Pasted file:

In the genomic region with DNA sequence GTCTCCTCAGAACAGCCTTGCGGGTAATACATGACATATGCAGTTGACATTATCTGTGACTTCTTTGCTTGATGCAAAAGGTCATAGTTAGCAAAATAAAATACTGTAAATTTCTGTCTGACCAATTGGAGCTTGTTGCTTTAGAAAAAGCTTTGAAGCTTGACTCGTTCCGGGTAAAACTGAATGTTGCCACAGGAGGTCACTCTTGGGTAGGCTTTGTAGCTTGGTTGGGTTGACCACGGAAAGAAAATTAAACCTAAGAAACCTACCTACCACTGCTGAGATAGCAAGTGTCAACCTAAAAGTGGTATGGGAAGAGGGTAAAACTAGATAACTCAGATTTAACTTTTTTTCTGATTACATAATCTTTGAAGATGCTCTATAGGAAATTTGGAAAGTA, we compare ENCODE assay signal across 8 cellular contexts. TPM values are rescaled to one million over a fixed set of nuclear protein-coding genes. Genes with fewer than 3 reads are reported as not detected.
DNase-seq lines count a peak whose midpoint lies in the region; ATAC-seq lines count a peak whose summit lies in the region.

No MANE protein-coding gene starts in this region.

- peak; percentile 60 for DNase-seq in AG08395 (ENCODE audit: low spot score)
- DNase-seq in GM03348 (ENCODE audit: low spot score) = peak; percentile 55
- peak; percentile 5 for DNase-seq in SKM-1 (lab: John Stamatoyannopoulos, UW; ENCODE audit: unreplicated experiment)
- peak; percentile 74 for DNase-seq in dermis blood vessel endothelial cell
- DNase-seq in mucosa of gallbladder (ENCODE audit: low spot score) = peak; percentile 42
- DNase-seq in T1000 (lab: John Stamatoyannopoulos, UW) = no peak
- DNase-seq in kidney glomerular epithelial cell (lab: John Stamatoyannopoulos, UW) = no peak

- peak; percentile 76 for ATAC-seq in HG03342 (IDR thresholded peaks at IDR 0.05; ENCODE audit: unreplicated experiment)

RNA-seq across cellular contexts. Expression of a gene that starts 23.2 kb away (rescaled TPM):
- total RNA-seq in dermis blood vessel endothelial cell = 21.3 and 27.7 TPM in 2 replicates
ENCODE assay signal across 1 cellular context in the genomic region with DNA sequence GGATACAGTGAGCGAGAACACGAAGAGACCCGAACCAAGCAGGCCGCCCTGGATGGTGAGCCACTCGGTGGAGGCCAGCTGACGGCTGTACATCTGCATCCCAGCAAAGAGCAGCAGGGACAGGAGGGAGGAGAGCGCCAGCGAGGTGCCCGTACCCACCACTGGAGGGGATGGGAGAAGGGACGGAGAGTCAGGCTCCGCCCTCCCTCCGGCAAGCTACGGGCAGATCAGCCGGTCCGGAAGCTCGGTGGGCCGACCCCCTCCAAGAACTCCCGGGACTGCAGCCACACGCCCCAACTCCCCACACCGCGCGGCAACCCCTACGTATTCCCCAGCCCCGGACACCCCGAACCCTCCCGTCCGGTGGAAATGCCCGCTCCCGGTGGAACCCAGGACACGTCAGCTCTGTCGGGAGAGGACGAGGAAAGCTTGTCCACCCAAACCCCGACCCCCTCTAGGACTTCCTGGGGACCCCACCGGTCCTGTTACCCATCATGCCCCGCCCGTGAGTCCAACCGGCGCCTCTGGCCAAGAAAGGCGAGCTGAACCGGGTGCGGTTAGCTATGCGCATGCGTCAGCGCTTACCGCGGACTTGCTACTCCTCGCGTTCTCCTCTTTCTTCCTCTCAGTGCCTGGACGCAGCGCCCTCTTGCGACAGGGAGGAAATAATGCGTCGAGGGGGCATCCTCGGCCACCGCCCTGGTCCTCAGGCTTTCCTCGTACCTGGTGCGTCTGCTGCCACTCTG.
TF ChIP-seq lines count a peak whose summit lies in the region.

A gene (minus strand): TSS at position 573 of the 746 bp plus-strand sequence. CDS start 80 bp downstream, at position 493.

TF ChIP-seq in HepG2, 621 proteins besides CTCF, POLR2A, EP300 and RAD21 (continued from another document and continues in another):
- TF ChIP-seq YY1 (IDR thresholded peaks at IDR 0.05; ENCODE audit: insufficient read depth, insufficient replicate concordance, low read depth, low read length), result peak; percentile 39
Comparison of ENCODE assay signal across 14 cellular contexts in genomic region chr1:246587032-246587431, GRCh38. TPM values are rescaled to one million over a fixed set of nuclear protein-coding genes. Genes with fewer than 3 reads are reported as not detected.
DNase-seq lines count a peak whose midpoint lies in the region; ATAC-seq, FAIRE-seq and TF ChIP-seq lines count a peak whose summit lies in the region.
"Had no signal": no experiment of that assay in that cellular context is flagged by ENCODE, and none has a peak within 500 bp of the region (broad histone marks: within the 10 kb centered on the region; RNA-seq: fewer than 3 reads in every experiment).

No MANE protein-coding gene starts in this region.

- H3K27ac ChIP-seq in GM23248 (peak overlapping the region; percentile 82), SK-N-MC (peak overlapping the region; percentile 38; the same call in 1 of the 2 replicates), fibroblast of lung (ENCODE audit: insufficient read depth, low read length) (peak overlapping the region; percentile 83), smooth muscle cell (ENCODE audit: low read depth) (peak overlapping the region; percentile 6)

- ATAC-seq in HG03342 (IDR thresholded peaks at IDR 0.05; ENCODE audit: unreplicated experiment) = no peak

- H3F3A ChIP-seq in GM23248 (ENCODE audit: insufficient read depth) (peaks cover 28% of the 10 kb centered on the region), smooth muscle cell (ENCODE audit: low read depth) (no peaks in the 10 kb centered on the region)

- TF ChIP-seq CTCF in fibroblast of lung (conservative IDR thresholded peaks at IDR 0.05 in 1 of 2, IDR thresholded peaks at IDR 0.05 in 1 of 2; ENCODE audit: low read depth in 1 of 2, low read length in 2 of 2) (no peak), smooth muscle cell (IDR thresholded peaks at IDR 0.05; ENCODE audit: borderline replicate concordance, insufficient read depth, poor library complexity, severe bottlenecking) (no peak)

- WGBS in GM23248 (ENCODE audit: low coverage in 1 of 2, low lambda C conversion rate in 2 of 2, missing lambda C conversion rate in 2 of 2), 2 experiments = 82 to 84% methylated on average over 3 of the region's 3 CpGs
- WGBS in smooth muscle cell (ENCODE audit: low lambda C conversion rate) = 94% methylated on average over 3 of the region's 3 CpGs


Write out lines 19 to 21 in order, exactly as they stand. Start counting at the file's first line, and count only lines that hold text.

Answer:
Comparison of ENCODE assay signal across 14 cellular contexts in genomic region chr1:246587032-246587431, GRCh38. TPM values are rescaled to one million over a fixed set of nuclear protein-coding genes. Genes with fewer than 3 reads are reported as not detected.
DNase-seq lines count a peak whose midpoint lies in the region; ATAC-seq, FAIRE-seq and TF ChIP-seq lines count a peak whose summit lies in the region.
"Had no signal": no experiment of that assay in that cellular context is flagged by ENCODE, and none has a peak within 500 bp of the region (broad histone marks: within the 10 kb centered on the region; RNA-seq: fewer than 3 reads in every experiment).